Expert: Bolivia Is Iran’s ‘Most Successful Project’ in Latin America

Demonstrators hold protest signs that read in Spanish "Enough genocide," left, a
AP Photo/Juan Karita

Joseph Humire, executive director of the Center for a Secure Free Society (SFS), asserted that Bolivia is Iran’s “most successful project” in Latin America in an interview published by the Argentine news outlet Infobae on Friday.

Humire warned that, for the past 40 years, Iran has been working to increase its influence in Latin America and has achieved significant success in countries governed by socialists. While there are governments in Latin America that are allied with Iran, he emphasized, the Latin American people are not.

Iran’s Defense Minister Brigadier General Mohammad Reza Ashtiani and his Bolivian counterpart Edmundo Novillo Aguilar signed the defense and security MoU on July 20, 2023. (Islamic Republic News Agency)

“The people do not see Iran as a relevant actor, but as a distant actor, and that is a fatal mistake,” Humire asserted. “Iran has been working on this project for 40 years, and it has already penetrated deeply into the region. This year they sent a warship, their president, and now they are showing their diplomatic muscle.”

“Venezuela, Nicaragua, Cuba and Bolivia are the governments that are doing their work in the region,” Humire observed.

“Iran has been very clear about its objectives since the arrival of the Ayatollahs to power, and knows that in order to advance in the Middle East and the world in general, its obstacle is the United States. In the region it is Israel, but globally it is the United States. And to hinder the United States they have to strengthen their capacity in Latin America,” he continued.

Iran, under the auspices of the socialist governments of strongman Evo Morales (2006-2019) and current President Luis Arce, has managed to deepen its ties with Bolivia in the past decade. Bolivia formally established ties with Iran in 2007 during Morales’ first presidential term.

In July, Bolivia brokered a deal with Iran for the purchase of Iranian drones during an official visit by Bolivian Defense Minister Edmundo Novillo to Tehran. Novillo and Iranian Defense Minister Mohammad Reza Ashtiani signed an undisclosed memorandum of understanding reportedly on defense and security. Novillo said he hoped his trip to Iran would pave the way for wide-ranging cooperation.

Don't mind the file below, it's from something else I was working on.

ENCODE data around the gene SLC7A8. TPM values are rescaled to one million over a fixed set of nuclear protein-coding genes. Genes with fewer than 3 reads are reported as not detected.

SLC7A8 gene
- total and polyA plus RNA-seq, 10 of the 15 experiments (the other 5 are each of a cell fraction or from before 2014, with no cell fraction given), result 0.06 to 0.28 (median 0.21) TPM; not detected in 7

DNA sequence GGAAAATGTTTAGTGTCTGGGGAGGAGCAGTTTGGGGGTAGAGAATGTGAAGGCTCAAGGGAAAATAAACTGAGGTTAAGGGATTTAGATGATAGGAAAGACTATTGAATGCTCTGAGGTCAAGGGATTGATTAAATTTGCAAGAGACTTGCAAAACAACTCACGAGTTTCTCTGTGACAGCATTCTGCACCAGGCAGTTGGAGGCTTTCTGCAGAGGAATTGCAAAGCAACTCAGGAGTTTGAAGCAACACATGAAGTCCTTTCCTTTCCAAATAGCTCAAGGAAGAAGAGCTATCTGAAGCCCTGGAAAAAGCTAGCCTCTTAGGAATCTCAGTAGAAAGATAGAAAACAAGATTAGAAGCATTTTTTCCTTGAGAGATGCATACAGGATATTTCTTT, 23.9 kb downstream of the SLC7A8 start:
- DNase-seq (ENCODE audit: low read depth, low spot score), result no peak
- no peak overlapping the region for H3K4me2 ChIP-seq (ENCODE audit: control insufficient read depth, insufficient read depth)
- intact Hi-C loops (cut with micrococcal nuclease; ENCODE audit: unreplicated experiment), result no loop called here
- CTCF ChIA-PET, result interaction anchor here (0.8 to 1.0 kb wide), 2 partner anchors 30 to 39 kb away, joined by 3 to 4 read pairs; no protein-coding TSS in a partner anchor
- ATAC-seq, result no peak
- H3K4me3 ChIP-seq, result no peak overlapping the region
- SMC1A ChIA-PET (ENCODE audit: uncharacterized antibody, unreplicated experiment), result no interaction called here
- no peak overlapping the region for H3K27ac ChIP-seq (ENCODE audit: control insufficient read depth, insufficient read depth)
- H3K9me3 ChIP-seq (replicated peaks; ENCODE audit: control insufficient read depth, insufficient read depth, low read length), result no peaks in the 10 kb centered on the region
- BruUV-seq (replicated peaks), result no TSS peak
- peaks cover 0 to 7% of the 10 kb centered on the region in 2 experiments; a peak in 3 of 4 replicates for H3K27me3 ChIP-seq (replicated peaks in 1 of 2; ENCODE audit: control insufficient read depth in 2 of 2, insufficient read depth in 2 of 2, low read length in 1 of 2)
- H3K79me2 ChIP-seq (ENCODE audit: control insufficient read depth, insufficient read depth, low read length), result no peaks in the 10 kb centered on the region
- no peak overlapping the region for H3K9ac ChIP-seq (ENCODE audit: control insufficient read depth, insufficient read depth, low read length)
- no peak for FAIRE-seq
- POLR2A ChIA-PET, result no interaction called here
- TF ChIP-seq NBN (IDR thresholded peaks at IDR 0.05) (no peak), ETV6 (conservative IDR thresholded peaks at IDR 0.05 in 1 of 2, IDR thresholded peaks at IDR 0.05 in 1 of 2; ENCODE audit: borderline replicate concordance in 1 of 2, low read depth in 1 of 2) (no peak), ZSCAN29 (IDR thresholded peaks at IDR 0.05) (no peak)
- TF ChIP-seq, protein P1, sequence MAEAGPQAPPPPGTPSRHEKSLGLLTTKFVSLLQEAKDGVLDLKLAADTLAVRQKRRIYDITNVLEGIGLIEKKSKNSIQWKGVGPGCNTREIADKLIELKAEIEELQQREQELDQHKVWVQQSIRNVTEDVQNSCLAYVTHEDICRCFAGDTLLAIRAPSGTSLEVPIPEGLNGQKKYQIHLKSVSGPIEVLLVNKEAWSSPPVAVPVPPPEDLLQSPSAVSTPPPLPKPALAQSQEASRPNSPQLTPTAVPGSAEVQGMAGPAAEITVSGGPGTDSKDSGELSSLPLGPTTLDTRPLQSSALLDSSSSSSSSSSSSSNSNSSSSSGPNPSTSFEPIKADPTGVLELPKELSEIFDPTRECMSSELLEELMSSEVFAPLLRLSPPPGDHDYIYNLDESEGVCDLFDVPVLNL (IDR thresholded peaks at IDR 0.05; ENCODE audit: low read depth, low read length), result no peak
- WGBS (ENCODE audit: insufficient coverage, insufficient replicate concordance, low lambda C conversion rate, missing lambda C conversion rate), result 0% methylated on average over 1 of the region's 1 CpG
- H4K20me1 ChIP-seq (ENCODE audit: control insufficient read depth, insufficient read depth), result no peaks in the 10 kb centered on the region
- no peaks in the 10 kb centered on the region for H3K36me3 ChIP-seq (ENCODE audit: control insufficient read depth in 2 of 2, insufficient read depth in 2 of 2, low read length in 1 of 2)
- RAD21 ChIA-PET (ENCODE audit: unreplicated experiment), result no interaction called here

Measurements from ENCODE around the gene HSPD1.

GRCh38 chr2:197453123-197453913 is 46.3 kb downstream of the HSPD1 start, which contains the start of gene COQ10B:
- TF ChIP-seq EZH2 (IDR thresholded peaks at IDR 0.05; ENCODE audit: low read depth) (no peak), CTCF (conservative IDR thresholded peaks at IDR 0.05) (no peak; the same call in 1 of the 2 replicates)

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Ashtiani stated at the time that relationships between Iran and “like-minded” Latin American countries are an “example of independent countries,” describing the strengthening of Iran’s ties with Bolivia as a “strategic necessity.”

Novillo responded by claiming that Iran “is a model for Bolivia to achieve the freedom of nations.”

Arce’s government announced on Tuesday that it had severed all diplomatic ties with Israel. The decision, the Bolivian Foreign Ministry explained, was in response to Israel’s “disproportionate” operation against Hamas following the October 7 terrorist attack and invasion of Israel committed by the Iranian-funded jihadist terrorist group. Bolivia, under Morales, had previously cut ties with Israel in January 2009, also at a time in which Israel was forced to confront the threat Hamas poses against its citizens.

In his interview with Infobae, Humire analyzed Bolivia’s rupture of diplomatic relations with Israel and the consequences of the growing influence of the Islamic regime in Latin America, a region Humire described as currently “dominated by governments sympathetic to Iran.”

“The decision of the Bolivian government is something that I believe sets a precedent that other countries will follow because Latin America is dominated by governments that are close to Iran,” he explained. “Some openly – like Venezuela, Bolivia, Nicaragua and Cuba – and others not so much, but they do follow their political line, I am referring to Gustavo Petro in Colombia, [Luiz Inácio] Lula in Brazil, and Gabriel Boric in Chile.”